Wednesday, December 11, 2013

Idea for smelting metal in an electric kiln

I digress to a subject not exactly ceramic ... although it involves clay, firing in a kiln, and an understanding of kiln atmosphere and high temperature chemistry....

I removed some ancient, leaky copper pipe from my house and replaced it with a PEX system. Could I now melt this copper into a solid ingot in my electric kiln? Could I make an ingot of high-carbon steel from old nails?

Iron melts at 2800 °F and boils at 5182 °F.

Copper melts at 2000 °F and boils at 4643 °F.

Metals must be smelted in a reduction atmosphere ... or they will form oxides rather than pure metal.

I watched a great NOVA video available on YouTube: Secrets of the Viking Sword (2012). In this video, blacksmith Rick Furrer (of Door County Forgeworks) smelts iron ore into high quality steel in a tightly closed clay crucible containing iron ore, crushed charcoal, sand, and a small amount of glass. The crucible and contents are fired to 3000 °F in a small kiln packed with charcoal and fed continuously with air via bellows. The measured amount of charcoal included within the crucible, provides both a reduction atmosphere and the carbon required to make carbon steel. The glass acts as a flux to melt the sand which forms the "slag" that removes impurities from the iron. In the video, Furrer makes an ingot of very high quality steel from which he forges a spectacular sword.

So, ... I'd say the answer to my question of whether I could make steel in my electric kiln is: "No, you can't get it hot enough". To make steel, the iron needs to be well above its melting point and be runny liquid. My electric kiln will not go much above 2300 °F ... which is below the melting point of iron. I would have to go to 3000 °F to make steel from iron nails. If I wanted to make carbon steel, I could do it in a kiln similar to the one in the video, fired with charcoal, with air blowing in throughout the firing. An easier way would be to fire it with propane. However, the kiln would have to be made of very high temperature brick - not the 26K brick used for most ceramic kilns.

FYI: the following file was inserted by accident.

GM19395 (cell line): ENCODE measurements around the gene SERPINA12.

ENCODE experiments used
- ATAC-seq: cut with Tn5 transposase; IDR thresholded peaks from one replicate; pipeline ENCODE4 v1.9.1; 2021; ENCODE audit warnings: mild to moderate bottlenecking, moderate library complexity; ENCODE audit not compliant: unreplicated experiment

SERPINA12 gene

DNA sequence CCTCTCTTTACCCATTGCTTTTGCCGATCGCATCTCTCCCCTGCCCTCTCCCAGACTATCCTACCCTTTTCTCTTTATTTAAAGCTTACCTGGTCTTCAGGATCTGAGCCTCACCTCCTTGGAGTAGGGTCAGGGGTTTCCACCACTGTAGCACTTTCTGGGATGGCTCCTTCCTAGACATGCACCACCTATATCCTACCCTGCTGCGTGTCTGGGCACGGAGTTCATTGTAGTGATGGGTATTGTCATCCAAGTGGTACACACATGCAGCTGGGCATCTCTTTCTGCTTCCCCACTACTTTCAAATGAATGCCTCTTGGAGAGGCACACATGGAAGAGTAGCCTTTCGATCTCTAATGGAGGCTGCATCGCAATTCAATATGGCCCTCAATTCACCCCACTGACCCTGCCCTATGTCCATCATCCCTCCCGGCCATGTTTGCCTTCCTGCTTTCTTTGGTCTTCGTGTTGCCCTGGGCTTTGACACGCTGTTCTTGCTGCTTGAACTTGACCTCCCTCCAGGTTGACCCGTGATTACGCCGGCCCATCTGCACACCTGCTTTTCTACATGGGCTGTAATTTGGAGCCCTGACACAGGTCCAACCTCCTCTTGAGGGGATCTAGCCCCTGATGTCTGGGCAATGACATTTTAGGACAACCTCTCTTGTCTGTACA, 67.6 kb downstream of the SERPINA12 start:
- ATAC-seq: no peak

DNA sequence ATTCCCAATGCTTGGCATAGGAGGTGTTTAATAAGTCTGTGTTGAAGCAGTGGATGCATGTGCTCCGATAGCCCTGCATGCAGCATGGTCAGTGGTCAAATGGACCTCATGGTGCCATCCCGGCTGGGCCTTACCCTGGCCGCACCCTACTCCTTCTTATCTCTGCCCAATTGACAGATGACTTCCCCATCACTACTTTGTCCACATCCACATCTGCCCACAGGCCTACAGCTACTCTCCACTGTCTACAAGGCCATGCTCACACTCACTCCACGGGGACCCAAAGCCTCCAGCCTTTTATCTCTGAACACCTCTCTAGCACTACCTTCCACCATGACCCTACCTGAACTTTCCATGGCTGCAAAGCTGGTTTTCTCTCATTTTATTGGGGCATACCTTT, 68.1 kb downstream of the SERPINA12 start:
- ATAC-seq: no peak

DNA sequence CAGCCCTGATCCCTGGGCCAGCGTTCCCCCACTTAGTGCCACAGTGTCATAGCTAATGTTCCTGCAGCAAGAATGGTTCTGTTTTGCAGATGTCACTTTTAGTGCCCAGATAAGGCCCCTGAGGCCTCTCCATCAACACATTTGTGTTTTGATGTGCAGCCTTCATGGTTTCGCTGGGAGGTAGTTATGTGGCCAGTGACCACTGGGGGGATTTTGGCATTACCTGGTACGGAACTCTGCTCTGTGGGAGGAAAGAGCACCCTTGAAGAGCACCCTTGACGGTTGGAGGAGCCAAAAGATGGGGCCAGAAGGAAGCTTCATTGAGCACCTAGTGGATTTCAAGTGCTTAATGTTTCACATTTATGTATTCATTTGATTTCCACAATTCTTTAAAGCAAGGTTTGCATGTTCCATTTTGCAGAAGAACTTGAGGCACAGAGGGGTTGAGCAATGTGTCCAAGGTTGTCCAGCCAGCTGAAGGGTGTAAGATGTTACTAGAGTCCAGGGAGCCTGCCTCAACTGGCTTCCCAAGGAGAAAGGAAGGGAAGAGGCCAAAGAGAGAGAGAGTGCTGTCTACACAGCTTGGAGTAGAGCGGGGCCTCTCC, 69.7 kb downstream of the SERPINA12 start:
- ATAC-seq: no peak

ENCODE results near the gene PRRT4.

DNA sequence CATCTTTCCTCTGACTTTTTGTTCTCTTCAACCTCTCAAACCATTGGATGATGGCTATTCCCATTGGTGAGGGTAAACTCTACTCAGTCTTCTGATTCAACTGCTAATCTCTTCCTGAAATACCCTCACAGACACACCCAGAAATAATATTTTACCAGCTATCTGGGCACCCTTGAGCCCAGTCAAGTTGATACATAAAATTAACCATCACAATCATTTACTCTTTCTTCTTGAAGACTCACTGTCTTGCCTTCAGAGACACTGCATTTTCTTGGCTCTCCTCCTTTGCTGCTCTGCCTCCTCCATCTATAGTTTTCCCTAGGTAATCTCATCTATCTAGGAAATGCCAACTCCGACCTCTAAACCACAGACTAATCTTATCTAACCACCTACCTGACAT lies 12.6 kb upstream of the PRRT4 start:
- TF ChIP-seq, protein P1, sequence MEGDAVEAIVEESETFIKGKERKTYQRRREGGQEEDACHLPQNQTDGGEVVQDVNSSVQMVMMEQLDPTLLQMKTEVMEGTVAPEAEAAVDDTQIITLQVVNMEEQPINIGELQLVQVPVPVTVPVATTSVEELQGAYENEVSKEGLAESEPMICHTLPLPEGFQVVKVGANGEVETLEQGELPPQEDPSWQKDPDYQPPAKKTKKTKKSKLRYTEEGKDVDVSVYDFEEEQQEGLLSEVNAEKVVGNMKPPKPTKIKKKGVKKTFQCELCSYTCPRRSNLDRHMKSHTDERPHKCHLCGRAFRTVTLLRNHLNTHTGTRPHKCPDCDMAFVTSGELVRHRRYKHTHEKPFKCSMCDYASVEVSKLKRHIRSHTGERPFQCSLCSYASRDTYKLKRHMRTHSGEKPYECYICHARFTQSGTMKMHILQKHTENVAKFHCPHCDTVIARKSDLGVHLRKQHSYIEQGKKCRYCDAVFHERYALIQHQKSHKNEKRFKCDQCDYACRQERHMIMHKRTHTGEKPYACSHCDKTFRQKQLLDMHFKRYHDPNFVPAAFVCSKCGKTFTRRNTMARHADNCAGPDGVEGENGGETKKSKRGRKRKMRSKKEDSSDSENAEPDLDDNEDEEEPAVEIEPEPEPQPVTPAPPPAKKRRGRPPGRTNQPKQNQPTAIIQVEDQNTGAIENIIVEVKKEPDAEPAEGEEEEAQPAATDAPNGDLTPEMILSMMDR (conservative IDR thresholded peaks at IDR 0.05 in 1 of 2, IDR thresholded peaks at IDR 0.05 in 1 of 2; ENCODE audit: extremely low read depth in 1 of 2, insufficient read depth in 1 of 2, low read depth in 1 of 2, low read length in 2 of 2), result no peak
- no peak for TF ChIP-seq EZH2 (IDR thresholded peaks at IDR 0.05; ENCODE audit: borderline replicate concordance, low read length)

How about copper? Could I chop up my old copper pipe, put it in a clay crucible with some charcoal (to create a contained reduction atmosphere ... like a little saggar) and melt the copper into an ingot that would take the form of the crucible? Yes. I probably could do this in a 2300 °F firing in my electric kiln. Copper melts at 2000 °F and boils at 4643 °F. If I were to seal the crucible the way Rick does it in the video, the reduction atmosphere would be contained within the crucible ... and do no harm to the elements of my electric kiln.

Another thought: Since iron is still solid at 2300 °F (cone 9), vessels used at this temperature can be made of iron. You can melt copper (or other soft metals) in an iron crucible. You can pour liquid copper into an iron mold. You could use an iron saggar for ceramic work. Here is a video that shows a person melting copper in an iron crucible and pouring the liquid copper into a cast iron mold (click). You can find cast iron molds like this on ebay.

Could I melt copper in a wood stove? No way! Down in the hot coals, the wood stove can reach 1780 °F (cone 07) ... which is 220 °F shy of the melting temperature of copper. However, I could melt aluminum or lead in a wood stove. Aluminum melts at 1220 °F and lead melts at 621 °F.

It is an interesting subject. I did chop up the copper pipe using large pruning shears. I don't know if I will actually get around to melting the copper scrap into an ingot. If I do it, I will probably make a one-time-use clay crucible, let the molten metal cool in it, and later break the clay away from the remaining metal ingot.

Sunday, March 17, 2013

NCECA Houston 2013 gallery guide

In 2 days, I'll be heading for NCECA 2013 with my pal, Kim. I've been studying the official gallery guide, researching the galleries and artists, prioritizing the shows to make the best use of the time. As I have been gathering information, I have used Google Docs to publish it in html format online - freely available to anyone who finds it useful. 

Because there are more shows than I think I can cover in the available time, I intend to skip some of them based on my internet research ... to have more time for the ones of greatest interest to me. I will devise my own tours using public transportation when available, car rental when necessary. 

My prioritization of the shows reflects my own tastes, interests, and limitations. It is not an effort to disparage anyone's work. If I could afford to spend more time in Houston, I would want to see all of the shows.

My guide is rough around the edges, a work-in-progress, ... but it includes useful info not found in the official guide.There are numerous active links to gallery websites, examples of artists' work, interactive maps with directions, tours utilizing public transportation, info about transportation in Houston, and other useful links. There is some material specific to my interests and hotel - but most of it is of general interest.

No doubt, my guide contains errors. I'll do my best to have it in good shape by the time NCECA starts in 2 days.

3 useful links:

Y'all have fun at NCECA.